“It was a total shock, we were all devastated, there were no signs,” says Jeanette. “We are a very close knit family and this has been a real shock for us all. We used to think that this kind of thing only happened to other people, but now we are the other people.”
Graham continued to work for 12 months after his cancer diagnosis but for the past 18 months he’s relished the time at home, the serenity of the bushland behind their house and the comfort of being able to have family come and go.
“One of the positives of this disease has been stepping away from work. I feel lucky to have had this time – family holidays, days at the beach, out for coffee with my girls.”
“I couldn’t have had this time without Karuna.”
Jeanette says Karuna has been a life-line for her and their family. “Knowing that we have nurses on call and counsellors to go to is a relief. We don’t have to worry about getting Graham to the hospital in the middle of the night, we know that we can call Karuna and a nurse will be here.”
“It’s a wonderful service, we feel very blessed.”
Just over a year ago, my 26-year-old son Charles was told he would have little more than 24 hours to live. Family and friends gathered at the hospital to send him off with love. But true to his courageous spirit and infinite humour, Charles woke the next morning, turned to us and declared “anyone would think I was going to die”.
We counted our blessings but knew he didn’t have long. Shortly after, our six month journey with Karuna began. Charles was born with Cystic Fibrosis and had spent his life in and out of hospital, but his spirit was indomitable.
He didn’t just want to survive his last few months, he wanted to truly live surrounded by his beloved pooch Shadow, his friends and his family. Karuna empowered him to do this.
Being wrapped in the arms of Karuna was akin to a young child being cuddled by a loving parent. That feeling of calm, of being secure in the face of adversity. When our Karuna nurse Millie first arrived she said, “we laugh, we cry and we give great hugs”.
As a young boy, my Charles enjoyed a very physical life. He was an incredible sportsman, excelling in every sport he set his sights on. When he left school he completed an apprenticeship, travelled, established a Marine business and was a self taught pyrotechnics expert. Charles was adventurous, independent, passionate and a loyal friend. Karuna allowed him to be himself right to the end.
Our first meeting with Karuna was in March 2016. There was a chill in the morning air, heralding not only a change of seasons but a massive change for our family as we were told he had less than a month to live.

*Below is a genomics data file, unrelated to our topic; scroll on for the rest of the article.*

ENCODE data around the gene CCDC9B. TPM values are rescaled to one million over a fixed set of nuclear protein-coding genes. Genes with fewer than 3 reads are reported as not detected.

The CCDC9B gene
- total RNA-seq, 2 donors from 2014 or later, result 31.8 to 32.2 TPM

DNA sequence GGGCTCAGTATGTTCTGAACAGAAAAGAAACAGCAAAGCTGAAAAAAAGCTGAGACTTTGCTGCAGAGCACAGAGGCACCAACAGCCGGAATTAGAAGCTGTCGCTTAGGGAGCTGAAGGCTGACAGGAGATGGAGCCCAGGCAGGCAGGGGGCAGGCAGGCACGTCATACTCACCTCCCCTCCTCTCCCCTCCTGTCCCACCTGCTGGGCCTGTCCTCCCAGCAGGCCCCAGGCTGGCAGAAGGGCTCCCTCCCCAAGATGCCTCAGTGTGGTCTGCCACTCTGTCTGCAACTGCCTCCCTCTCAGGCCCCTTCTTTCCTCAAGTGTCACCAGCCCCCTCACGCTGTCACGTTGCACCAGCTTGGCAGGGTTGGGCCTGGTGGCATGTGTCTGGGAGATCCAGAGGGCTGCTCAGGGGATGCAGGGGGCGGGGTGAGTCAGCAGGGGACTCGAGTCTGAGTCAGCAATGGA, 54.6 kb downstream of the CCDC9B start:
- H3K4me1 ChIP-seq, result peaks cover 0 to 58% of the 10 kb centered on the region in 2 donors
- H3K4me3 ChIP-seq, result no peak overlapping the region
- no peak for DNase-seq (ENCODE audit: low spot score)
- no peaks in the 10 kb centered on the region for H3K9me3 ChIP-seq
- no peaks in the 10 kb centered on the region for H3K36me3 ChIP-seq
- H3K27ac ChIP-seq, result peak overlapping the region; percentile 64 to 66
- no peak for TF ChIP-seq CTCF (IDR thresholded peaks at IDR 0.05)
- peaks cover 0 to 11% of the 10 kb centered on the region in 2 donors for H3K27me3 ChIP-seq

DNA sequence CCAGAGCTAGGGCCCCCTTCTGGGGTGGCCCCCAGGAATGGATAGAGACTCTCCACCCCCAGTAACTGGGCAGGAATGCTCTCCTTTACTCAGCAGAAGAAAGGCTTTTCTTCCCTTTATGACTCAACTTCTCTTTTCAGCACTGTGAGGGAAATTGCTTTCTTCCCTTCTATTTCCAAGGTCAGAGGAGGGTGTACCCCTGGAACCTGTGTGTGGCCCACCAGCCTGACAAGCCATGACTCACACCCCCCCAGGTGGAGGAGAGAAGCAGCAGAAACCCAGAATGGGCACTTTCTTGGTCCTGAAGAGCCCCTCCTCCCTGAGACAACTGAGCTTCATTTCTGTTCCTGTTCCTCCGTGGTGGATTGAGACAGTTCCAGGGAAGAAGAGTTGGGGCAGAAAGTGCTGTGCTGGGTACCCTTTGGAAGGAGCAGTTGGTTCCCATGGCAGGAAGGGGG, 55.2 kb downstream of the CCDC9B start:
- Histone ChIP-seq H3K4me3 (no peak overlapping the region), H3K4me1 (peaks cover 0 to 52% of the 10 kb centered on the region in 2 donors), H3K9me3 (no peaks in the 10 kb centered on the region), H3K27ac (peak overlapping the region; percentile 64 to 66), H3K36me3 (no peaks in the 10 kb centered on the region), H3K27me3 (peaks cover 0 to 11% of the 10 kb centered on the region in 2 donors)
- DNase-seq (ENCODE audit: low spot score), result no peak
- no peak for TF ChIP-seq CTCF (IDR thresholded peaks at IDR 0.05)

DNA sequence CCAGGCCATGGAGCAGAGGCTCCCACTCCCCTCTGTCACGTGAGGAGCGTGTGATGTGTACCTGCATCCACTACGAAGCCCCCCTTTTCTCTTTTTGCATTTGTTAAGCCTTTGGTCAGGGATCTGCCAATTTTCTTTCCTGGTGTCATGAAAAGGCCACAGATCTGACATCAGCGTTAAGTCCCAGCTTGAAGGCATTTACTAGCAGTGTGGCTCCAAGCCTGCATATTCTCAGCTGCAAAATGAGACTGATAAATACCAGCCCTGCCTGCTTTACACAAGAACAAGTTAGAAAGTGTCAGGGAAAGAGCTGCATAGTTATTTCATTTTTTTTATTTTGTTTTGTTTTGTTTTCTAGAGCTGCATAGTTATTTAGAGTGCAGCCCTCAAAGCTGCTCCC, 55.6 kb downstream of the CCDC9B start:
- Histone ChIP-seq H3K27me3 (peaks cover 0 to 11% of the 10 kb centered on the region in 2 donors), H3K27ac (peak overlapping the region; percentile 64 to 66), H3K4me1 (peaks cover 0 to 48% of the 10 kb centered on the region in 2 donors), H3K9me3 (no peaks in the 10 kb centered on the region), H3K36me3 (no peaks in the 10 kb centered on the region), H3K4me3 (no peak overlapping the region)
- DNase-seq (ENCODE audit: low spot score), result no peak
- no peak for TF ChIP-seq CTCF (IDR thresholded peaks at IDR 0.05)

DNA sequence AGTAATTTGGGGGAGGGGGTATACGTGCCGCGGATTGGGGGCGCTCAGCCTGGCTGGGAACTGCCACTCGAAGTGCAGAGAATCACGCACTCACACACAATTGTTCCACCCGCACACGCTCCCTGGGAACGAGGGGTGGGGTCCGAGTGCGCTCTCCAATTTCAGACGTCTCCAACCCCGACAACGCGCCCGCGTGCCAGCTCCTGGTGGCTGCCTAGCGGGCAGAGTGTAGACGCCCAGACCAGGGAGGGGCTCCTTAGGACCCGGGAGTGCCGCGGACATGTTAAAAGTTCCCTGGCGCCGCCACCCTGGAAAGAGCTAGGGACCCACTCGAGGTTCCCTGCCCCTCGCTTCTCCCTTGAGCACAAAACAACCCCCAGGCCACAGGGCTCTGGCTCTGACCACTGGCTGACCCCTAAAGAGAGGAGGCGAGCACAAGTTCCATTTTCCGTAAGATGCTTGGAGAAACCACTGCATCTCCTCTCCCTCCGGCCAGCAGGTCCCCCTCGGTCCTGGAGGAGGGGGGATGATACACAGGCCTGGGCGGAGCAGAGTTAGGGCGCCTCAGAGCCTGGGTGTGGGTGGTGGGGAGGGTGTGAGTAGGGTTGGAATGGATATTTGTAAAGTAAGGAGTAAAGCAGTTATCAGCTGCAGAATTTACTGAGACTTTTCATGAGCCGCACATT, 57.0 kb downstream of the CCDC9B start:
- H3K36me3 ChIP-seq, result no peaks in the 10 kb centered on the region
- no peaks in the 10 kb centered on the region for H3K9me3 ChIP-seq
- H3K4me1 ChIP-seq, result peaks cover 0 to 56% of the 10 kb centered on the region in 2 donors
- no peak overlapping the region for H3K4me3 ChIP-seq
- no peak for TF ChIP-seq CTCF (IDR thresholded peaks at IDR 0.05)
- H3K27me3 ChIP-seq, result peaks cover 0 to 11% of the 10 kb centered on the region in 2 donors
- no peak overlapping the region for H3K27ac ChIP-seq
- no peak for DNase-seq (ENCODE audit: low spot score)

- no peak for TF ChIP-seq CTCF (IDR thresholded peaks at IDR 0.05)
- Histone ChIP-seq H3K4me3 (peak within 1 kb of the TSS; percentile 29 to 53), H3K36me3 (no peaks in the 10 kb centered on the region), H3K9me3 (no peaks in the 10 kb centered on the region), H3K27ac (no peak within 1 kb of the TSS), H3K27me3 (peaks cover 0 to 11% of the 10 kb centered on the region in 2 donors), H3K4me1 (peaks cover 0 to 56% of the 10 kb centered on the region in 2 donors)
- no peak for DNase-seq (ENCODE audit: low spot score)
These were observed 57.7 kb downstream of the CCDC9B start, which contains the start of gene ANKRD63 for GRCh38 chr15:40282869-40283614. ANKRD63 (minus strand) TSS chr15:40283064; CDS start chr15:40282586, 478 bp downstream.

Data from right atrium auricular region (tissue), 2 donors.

Our house is a haven for young men. Charles had his dream car in the driveway, he had his pyrotechnics in the garage, his dog by his side and he had his mates. A month passed and he was still driving up to Mt Coot-tha in his beloved Mercedes. Two months passed and he was setting off fireworks in the backyard. State of Origin came and went with Charles and his twin Toby cheering on Queensland.
The seasons changed and a tsunami of friends flowed in and out of the house. Five months went by and his devoted Baptist pastors John and Nick were by his side playing guitar, taking song requests. It was so calm.
Having Charles at home meant we could walk this journey with family and friends – Sunday roasts, long lunches, his dog at his bedside, praying and sharing funny stories.
Charles required specialist care that is most often delivered in a hospital setting. Medicines needed to be administered, syringe drivers need to be changed and Charles and our family supported. Charles could not have had this precious time without the wholistic palliative care provided by Karuna at home.
Our Karuna nurses Millie and Cora would tend lovingly to all his medical needs as well as liaising with all of Charles’ medical practitioners. They became important family members, knowing how to comfort me when I felt overwhelmed and supporting close family and friends. Karuna volunteers would come and go, doing the washing, ironing, tidying and staying at home with Charles when I needed some air. I was able to focus entirely on Charles.
When Charles was born I was overjoyed to be able to care for my baby. With Karuna’s support I was again able to be a mother to my baby as his 27 year journey came to an end. Charles’ last 24 hours were incredibly special. Charles hosted his last supper – Thai takeaway – with his closest friends and family. It was such a beautiful journey and one we could not have taken together without Karuna.
Few terminally ill Australians get to spend their final days at home. When it happens, it can be the greatest gift of love.
We are pleased to be featured in the February 11 – 12, 2017 edition of Weekend Australian Magazine. Click below to read the full article entitled ‘Dying Wish’.
Or download the PDF.